Changes could include locally elected boards in charge of everything from pay and conditions to building maintenance, she told delegates at her UK party's conference in Manchester.
Schools could also be created outside the current system, opening doors to groups of parents, not-for-profit community groups, religious groups and businesses under her new policy plan.
"These are the principles that should underpin education reform in Scotland: a choice in the school your children attend, diversity in the types of school available and a move away from the control of councils in favour of a decentralised system of local school management," she said.
"These reforms we propose will be rooted in our guiding principles of choice, diversity and decentralisation. They will help solve the paradox of hardworking teachers, promising pupils, but often disappointing results. They will break the monopoly of mediocrity that consigns too many disadvantaged children to persistently under-performing schools. They will give an equal chance to every child."
She highlighted a system in New Zealand where schools are self-governing and managed within a national framework. Boards of trustees are elected by parents to give them "a real say" in the way their local school is run, she said.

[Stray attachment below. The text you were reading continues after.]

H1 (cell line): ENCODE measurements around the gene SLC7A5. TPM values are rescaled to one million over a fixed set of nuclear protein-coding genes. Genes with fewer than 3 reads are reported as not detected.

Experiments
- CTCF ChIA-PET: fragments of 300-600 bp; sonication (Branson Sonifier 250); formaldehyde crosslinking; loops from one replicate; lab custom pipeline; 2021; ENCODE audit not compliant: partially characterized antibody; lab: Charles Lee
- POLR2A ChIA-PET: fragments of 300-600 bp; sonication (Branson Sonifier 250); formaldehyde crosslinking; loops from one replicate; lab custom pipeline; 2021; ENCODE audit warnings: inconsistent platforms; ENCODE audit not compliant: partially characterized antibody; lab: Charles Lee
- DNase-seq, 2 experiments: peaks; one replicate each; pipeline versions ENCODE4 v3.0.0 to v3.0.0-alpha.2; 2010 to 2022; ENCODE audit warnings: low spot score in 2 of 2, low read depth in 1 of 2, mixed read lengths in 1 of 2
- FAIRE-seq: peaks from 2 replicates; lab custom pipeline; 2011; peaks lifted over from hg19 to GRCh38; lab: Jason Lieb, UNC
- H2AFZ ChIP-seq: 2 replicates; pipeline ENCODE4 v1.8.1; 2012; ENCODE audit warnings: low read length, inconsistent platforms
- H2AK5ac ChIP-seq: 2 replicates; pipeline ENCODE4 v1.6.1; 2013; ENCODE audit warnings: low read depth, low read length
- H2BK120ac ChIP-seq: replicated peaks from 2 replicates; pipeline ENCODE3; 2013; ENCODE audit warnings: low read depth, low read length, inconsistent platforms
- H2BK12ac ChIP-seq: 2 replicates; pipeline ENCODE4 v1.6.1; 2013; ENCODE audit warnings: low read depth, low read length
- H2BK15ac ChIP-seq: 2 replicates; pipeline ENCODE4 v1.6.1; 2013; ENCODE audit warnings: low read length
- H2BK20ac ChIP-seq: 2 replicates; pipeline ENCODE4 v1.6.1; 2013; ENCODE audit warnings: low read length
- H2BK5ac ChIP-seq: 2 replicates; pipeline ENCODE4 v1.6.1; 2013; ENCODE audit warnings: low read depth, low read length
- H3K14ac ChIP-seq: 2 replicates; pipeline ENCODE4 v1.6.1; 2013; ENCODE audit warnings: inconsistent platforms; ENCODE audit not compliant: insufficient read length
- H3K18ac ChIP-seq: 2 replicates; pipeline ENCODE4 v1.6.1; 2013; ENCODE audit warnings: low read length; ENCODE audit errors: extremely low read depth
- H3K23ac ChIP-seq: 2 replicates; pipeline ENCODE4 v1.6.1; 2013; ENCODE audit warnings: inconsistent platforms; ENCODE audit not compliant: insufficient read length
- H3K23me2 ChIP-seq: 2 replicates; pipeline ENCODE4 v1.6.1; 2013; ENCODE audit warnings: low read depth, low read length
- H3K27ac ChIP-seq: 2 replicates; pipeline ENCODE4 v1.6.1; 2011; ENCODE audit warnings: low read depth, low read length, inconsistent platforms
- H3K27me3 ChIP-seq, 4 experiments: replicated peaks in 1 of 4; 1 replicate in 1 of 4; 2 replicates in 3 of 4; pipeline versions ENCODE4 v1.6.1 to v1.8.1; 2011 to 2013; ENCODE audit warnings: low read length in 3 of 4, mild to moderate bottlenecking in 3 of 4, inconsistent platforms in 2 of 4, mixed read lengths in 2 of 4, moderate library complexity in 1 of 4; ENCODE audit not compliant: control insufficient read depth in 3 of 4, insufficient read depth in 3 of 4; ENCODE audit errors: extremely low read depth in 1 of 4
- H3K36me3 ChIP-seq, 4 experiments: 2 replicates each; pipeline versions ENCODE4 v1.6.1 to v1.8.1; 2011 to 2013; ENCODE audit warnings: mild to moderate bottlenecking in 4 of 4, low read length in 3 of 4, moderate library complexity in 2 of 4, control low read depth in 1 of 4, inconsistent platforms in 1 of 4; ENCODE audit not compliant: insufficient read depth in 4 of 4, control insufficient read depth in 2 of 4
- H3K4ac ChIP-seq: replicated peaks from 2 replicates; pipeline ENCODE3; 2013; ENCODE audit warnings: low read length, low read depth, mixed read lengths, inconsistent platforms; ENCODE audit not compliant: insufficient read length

Miss Davidson also highlighted "charter schools" where licences are issued by the state to a "provider" which operates the school.
She accepted that her proposal will be opposed.
"They'll be opposed by a Scottish Labour party which doesn't share our belief in choice, diversity and empowering teachers and parents. And they'll be ignored by the SNP who will stick their collective fingers in their ears, deaf to anything which distracts from their obsession with separation," she said.
She complained that too many young people leave school without learning the basics.
Her party also wants to create an "opportunity voucher" which could be used by parents to move their child to a better-performing school.
The policy was outlined in a speech to delegates at a Scottish fringe event in the main UK party conference.
A Scottish Government spokeswoman said: "Under Curriculum for Excellence, all children can access an education that gives them the skills and knowledge they need.
"This approach has been praised by international experts including (Boston College) Professor Andy Hargreaves, just last week. This is the right way to improve Scotland's education system and, as a result, there are no current plans to take schools from local authority control."